From Arduino to RTOS

EasyEDA makes it simpler to order from JLCPCB because you don’t need to deal with things like position and BOM files and possible mismatches. BTW, my schematic has the JLCPCB part number next to each part so it may help you find useful parts. ble_stepper_motor_analyzer/stepper_monitor.pdf at main · zapta/ble_stepper_motor_analyzer · GitHub

The STM32 board you had may be one of the ST dev boards that in addition to the STM32 device also has STLink V2 debugger .

You need different debuggers for the STM32 and ESP32 unless you buy a generic (expensive) debugger such as Segger. They also use different signals, ARM SWD vs JTAG. Both though have relatively inexpensive debuggers from the vendor such that you don’t need to spend hundreds of dollars.

RTS/DTS are used for the reboot sequence such that when you flush through the USB, the ESP32 enters a bootloader mode to accept the new upload. They are standard on virtually all ESP32 boards thought some boards have a too small capacitor from EN to ground (I use 2.2 us) which make the mechanism not to work reliable.

If you want, you can also solder the jtag cable to the pins of the ESP32 dev kit, for debugging on the prototype. This is how I started.

BTW, this may help you select pins to use in your project. #363 Which ESP32 pins are safe to use? - YouTube

And last thing, once you move to an RTOS, you will need of course to use synchronization when multiple tasks access the same resource, semaphores, mutexts, queues, and so on. Single threading Arduino style has it’s advantages. :wink:

You’re right, it is the STM32L152RE dev board.
It’s handy to debug through USB.
Would it be possible to implement something similar with ESP32?

I am currently using this ESP32 DevKit v1 board:
How would I connect the JTAG to this?

The amount of different ESP32 mcu’s are overwhelming, too.
Which one would you recommend? I probably need a bunch of GPIOs.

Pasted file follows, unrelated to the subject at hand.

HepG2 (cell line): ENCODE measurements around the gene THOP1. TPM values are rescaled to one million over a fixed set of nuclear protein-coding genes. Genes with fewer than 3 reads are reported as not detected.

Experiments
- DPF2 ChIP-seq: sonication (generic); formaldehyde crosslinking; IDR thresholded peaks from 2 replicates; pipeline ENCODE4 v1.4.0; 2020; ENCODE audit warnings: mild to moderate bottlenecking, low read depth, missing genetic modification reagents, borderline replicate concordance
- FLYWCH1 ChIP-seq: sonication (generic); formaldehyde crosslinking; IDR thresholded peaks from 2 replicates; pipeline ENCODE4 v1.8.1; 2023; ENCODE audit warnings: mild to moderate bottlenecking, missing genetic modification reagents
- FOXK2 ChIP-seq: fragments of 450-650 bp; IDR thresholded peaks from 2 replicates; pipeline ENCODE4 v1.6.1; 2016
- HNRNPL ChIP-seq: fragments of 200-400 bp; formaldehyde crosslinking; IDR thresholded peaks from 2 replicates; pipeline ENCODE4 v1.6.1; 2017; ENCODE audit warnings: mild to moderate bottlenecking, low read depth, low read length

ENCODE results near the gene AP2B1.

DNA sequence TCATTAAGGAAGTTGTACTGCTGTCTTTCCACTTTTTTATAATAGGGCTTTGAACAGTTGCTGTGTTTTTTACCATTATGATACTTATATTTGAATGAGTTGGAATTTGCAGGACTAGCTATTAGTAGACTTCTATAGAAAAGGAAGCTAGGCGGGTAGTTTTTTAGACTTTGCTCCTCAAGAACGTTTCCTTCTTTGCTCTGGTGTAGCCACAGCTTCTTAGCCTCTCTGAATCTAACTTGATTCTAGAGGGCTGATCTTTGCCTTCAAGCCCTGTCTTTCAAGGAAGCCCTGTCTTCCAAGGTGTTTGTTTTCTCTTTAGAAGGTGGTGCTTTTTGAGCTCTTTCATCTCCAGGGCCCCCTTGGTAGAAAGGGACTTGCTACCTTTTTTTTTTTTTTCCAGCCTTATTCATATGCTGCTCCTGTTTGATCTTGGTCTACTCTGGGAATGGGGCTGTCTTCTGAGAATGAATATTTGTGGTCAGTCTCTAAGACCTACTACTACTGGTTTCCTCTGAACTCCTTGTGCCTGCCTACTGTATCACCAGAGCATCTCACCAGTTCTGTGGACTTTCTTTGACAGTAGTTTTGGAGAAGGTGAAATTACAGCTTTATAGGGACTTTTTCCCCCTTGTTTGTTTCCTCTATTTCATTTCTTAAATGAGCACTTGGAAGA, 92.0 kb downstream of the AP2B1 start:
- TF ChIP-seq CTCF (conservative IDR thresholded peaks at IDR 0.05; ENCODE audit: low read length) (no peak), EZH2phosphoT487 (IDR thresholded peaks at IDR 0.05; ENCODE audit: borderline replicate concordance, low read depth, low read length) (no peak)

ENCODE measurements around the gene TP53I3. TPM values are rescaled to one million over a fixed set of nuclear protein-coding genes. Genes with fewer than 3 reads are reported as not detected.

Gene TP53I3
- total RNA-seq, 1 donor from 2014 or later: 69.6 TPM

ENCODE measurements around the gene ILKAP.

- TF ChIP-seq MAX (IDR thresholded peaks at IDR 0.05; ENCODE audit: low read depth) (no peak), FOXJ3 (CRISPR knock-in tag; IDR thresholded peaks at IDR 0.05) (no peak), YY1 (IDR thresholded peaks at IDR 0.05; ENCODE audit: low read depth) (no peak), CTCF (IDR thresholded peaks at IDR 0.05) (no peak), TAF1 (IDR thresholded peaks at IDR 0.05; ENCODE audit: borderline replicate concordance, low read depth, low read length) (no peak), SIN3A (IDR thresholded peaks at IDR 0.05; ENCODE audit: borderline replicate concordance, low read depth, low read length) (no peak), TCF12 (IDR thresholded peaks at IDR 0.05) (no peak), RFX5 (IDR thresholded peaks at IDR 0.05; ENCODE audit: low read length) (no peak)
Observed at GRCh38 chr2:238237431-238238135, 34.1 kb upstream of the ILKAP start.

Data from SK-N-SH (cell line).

The used dev board has actually too less pins and I workaround by combining LEDs of my buttons.

True, multithreading brings a whole new level of complexity.
The good news are, that with RTOS I can use threads, but I don’t have to :wink:
I am thinking about drawing the display or calculating a pitch angle in the background as separate threads …
I’ll have to figure it out. This probably will be a work in progress for a long time to bring the whole Arduino project to ESPIDF.

Would it be possible to implement something similar with ESP32?

I think so. You can find links to reference design and schematic at
the bottom here Introduction to the ESP-Prog Board - - — ESP-IoT-Solution latest documentation

How would I connect the JTAG to this?

Look at J5 here ble_stepper_motor_analyzer/kicad/stepper_monitor.pdf at main · zapta/ble_stepper_motor_analyzer · GitHub , you will need ground + four signals.

Which one would you recommend?

I went with the most basic one, ESP32-WROOM-32U-N4 (JLCPCB C328062). This is an external antenna version, I believe it’s ESP32-WROOM-32D. There is an identical one with an on board antenna. BTW, do you plan to run it on battery? The ESP32 in general is ‘power hungry’.

BTW, if you use the version with the onboard antenna, look at fig 16 here ESP Hardware Design Guidelines - ESP32 - — ESP Hardware Design Guidelines latest documentation on recommended and non recommended placements. It likes PCB edge on it’s ‘right’.

The good news are, that with RTOS I can use threads, but I don’t have to :wink:

You are right. It gives you opportunities to the future.

Thanks for all the detailed information.
I’ll have a closer look to the debugging problem. Including a custom ESP-Prog board would be an option. It’s still not completely clear to me how to use USB for UART and add debugger to the same port.

I am afraid, I do not have 4 signals left.